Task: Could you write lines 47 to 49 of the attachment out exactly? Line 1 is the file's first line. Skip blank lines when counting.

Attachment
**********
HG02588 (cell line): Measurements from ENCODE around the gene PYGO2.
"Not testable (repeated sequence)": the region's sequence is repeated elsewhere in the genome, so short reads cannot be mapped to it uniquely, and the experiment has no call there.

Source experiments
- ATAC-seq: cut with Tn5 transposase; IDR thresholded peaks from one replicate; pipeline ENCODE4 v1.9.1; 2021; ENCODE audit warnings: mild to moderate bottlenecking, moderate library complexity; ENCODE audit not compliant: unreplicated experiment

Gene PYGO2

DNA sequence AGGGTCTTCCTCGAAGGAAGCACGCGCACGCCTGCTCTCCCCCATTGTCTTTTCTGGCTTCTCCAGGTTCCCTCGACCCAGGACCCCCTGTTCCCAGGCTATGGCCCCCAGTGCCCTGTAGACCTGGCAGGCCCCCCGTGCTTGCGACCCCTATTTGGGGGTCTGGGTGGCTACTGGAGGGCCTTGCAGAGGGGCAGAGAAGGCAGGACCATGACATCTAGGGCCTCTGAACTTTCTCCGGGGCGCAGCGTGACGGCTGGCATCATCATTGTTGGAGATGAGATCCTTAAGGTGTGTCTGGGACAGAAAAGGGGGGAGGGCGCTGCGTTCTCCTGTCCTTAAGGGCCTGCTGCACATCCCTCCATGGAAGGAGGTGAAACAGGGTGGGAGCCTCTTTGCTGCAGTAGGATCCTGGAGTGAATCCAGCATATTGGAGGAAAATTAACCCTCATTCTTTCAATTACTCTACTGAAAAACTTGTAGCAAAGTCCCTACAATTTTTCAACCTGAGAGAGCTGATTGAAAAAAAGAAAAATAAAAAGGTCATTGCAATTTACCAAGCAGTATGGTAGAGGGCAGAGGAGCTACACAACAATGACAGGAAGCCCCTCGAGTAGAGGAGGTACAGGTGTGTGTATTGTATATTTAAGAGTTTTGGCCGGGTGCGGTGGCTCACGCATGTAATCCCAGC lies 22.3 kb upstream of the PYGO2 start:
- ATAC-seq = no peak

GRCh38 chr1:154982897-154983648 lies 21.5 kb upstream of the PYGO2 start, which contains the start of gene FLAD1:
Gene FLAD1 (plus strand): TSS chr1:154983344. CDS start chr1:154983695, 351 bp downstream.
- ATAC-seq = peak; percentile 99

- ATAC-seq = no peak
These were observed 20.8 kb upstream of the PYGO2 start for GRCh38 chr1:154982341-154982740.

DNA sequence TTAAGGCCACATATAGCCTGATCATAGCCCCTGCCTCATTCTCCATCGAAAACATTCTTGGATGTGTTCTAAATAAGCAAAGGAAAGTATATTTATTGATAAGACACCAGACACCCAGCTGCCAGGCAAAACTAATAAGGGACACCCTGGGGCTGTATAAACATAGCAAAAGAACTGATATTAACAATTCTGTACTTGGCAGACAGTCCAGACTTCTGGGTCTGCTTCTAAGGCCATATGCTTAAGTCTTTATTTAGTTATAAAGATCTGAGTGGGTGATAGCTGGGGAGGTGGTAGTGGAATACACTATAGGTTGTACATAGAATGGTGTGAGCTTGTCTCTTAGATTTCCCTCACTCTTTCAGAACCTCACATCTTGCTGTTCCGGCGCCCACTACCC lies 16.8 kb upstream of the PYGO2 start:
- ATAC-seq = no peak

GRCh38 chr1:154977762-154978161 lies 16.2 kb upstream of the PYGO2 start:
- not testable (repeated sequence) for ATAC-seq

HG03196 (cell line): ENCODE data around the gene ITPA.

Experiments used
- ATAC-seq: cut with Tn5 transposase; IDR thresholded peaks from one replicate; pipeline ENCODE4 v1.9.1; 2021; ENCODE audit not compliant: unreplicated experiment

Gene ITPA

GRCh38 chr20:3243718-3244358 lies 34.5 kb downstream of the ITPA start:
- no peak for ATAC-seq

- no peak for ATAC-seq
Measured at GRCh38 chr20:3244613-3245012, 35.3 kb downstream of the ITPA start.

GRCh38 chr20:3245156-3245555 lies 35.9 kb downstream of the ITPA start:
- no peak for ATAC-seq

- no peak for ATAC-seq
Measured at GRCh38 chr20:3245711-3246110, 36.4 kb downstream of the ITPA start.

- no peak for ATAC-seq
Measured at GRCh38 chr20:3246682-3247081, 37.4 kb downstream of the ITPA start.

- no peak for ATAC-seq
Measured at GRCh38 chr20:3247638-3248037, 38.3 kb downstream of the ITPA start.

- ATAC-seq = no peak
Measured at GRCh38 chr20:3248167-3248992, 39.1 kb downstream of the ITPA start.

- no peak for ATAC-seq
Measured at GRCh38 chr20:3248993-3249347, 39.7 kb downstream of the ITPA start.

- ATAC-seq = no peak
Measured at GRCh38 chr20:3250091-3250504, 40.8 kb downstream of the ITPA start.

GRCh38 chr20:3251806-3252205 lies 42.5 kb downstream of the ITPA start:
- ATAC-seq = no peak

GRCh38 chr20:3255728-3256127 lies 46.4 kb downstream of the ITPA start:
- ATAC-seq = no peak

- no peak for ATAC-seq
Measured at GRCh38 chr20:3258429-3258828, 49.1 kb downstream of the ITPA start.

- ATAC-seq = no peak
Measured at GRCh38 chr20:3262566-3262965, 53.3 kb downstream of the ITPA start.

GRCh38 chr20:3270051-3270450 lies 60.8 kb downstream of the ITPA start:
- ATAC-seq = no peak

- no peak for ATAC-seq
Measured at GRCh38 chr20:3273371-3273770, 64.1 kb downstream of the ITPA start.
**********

GRCh38 chr20:3270051-3270450 lies 60.8 kb downstream of the ITPA start:
- ATAC-seq = no peak

- no peak for ATAC-seq